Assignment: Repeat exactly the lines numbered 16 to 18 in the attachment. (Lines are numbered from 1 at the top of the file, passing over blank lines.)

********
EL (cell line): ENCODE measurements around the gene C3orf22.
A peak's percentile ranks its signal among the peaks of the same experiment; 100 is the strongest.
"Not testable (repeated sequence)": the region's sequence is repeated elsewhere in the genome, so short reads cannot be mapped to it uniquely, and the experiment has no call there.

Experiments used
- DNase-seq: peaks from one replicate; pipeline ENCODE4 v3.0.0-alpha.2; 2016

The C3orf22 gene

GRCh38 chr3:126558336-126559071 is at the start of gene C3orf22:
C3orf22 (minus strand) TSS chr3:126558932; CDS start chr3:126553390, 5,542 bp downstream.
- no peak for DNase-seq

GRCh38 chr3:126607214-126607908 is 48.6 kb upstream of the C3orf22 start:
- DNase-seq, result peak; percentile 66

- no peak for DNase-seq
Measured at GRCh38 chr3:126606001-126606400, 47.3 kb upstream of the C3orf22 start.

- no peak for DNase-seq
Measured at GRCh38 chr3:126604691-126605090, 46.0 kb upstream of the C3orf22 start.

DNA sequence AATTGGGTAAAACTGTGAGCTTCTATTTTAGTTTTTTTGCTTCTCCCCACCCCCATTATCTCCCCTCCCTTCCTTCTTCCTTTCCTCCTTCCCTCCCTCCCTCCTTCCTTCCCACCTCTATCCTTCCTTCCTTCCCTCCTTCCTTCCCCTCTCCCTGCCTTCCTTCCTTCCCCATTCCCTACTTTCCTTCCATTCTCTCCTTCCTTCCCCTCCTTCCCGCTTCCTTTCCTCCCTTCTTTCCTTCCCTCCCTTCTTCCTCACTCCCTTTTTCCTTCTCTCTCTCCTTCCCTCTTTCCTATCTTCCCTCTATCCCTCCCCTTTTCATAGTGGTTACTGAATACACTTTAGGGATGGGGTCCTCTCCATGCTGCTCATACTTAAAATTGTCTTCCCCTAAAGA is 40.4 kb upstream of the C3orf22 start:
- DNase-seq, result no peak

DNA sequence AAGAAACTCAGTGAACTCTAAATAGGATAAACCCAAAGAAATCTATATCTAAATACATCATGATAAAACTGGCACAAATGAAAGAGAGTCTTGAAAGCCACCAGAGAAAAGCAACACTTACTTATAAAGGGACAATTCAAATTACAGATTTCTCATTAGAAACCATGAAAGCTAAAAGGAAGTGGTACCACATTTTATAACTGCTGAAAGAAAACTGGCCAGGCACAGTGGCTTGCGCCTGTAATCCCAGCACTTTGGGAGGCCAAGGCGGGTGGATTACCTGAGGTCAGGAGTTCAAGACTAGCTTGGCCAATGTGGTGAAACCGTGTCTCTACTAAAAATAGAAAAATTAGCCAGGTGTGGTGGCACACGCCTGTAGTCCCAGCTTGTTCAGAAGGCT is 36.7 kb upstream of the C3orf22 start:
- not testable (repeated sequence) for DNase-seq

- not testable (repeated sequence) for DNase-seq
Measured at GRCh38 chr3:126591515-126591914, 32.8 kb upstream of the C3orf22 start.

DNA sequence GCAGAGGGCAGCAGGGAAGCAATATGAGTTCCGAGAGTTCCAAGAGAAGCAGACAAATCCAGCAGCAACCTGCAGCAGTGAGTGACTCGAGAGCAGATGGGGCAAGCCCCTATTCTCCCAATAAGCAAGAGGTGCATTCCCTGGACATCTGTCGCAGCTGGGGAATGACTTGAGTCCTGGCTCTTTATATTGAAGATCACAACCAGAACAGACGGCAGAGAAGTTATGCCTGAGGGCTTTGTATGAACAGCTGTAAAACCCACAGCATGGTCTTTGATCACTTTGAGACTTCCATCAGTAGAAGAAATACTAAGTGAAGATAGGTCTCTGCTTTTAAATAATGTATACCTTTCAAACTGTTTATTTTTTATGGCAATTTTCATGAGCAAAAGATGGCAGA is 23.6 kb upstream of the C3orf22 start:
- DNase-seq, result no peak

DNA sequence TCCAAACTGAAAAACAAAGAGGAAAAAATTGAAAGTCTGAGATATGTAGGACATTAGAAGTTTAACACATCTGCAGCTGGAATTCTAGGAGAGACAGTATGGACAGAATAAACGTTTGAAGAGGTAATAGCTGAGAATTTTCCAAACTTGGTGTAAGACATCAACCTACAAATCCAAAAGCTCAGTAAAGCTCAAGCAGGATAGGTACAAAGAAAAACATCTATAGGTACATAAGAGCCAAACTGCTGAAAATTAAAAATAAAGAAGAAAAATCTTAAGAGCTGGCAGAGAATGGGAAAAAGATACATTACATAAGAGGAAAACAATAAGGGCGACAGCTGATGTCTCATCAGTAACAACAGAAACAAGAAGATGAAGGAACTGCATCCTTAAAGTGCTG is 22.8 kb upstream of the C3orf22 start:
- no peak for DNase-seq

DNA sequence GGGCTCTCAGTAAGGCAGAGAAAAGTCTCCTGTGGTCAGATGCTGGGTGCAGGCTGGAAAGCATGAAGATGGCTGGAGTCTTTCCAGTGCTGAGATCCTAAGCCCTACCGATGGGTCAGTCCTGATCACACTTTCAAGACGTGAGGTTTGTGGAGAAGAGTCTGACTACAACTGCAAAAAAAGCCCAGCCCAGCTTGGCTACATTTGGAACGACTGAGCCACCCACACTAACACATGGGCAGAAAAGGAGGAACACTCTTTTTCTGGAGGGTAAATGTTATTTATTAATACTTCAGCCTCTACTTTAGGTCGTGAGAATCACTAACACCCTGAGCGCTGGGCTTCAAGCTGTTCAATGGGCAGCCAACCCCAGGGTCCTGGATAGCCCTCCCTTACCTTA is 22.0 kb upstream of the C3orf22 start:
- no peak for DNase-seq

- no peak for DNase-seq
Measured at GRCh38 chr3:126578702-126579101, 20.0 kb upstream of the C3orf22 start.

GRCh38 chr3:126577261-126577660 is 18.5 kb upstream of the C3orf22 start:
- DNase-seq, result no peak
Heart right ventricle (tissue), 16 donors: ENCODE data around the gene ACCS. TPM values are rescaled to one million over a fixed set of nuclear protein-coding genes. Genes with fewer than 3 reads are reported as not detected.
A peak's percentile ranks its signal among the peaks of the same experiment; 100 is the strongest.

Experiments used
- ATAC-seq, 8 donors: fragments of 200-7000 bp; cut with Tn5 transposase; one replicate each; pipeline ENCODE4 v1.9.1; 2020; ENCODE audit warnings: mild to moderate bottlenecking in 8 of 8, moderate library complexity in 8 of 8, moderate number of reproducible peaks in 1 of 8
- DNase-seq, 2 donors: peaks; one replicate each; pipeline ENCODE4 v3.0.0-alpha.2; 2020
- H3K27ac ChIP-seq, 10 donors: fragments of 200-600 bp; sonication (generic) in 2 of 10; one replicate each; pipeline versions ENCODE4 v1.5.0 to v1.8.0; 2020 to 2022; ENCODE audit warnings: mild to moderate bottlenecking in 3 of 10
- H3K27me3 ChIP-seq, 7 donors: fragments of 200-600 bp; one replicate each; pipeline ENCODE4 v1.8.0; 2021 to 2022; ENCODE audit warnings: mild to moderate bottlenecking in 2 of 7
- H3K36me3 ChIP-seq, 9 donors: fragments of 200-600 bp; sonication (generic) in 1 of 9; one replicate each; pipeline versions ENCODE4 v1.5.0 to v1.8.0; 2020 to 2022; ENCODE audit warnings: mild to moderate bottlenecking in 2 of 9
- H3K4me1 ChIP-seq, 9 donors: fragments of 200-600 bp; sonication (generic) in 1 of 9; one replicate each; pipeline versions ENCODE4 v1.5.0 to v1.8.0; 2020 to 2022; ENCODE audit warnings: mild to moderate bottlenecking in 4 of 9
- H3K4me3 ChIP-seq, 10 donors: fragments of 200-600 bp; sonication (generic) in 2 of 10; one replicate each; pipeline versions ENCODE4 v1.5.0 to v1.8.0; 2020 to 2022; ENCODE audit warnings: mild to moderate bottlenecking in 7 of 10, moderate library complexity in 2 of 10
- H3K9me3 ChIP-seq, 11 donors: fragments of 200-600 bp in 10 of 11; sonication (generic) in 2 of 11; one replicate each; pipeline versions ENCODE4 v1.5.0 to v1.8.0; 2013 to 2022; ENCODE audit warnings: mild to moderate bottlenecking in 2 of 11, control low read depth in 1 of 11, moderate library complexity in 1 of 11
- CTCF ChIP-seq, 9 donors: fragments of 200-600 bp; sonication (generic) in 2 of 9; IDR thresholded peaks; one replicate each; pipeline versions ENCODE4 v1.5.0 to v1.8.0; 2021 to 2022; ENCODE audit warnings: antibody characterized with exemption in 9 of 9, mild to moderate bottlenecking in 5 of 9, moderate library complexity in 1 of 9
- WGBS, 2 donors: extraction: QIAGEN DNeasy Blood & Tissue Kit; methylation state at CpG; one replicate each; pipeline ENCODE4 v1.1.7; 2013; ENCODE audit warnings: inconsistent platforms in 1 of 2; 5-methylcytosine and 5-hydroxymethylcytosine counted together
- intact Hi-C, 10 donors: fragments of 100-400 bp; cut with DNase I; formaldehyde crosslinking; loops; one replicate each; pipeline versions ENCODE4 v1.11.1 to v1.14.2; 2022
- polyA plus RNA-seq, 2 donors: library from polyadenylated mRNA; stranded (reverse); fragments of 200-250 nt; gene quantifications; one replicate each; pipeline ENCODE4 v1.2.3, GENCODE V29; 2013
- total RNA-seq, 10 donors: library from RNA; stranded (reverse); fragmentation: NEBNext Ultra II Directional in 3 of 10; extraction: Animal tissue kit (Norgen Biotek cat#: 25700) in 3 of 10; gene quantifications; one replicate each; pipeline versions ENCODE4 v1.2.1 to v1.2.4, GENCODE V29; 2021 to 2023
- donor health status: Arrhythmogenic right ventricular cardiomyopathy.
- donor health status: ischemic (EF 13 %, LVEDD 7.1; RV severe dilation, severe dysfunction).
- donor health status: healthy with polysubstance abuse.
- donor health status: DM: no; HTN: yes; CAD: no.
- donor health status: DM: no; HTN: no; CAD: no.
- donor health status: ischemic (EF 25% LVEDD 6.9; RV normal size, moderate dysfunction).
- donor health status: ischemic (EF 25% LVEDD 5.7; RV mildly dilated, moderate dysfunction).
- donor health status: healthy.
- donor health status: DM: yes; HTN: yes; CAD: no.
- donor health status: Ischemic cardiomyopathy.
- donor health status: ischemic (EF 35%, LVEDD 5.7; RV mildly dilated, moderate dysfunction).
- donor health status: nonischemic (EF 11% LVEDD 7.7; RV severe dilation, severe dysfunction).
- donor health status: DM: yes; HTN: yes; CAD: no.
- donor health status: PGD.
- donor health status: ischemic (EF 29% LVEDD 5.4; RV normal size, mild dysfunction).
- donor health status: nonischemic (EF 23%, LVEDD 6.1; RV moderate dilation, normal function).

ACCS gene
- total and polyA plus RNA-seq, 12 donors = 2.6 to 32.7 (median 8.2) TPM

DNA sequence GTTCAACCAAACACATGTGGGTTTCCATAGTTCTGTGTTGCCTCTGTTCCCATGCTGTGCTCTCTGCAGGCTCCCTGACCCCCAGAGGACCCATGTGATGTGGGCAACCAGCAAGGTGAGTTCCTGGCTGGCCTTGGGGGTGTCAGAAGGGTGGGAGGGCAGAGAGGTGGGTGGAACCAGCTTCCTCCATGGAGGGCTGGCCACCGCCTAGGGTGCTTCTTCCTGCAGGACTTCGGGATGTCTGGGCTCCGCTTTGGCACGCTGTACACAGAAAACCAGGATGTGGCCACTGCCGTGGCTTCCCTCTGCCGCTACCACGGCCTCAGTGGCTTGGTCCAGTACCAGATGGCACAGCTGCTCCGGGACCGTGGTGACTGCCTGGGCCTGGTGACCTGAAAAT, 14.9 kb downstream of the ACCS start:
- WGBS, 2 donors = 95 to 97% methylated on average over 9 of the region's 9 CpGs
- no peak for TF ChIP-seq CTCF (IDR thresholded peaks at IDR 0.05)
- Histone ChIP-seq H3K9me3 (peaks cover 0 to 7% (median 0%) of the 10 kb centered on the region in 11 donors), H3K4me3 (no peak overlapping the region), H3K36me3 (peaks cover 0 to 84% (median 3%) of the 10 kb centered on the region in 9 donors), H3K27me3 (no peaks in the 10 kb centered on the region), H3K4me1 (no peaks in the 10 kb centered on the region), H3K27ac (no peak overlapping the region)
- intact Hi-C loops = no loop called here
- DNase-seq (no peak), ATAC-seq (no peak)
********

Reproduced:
DNA sequence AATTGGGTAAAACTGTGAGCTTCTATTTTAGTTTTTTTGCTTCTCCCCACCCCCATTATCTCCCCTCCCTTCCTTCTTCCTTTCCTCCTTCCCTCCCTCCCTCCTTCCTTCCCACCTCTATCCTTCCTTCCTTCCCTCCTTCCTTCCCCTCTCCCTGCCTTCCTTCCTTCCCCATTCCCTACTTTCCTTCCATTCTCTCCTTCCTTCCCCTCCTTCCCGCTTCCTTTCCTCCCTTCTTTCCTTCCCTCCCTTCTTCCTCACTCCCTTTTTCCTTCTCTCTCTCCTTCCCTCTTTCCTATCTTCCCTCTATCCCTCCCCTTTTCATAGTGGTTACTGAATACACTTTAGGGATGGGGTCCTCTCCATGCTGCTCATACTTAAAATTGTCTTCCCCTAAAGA is 40.4 kb upstream of the C3orf22 start:
- DNase-seq, result no peak

DNA sequence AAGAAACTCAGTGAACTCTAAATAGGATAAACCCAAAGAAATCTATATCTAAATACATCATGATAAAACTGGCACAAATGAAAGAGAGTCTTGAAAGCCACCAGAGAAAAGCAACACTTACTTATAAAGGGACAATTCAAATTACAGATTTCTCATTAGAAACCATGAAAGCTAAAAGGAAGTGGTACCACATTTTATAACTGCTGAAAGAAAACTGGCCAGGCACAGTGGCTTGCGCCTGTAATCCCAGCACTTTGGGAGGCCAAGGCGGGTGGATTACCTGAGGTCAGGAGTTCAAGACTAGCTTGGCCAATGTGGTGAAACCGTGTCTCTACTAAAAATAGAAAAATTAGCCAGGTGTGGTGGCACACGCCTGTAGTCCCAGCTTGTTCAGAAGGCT is 36.7 kb upstream of the C3orf22 start: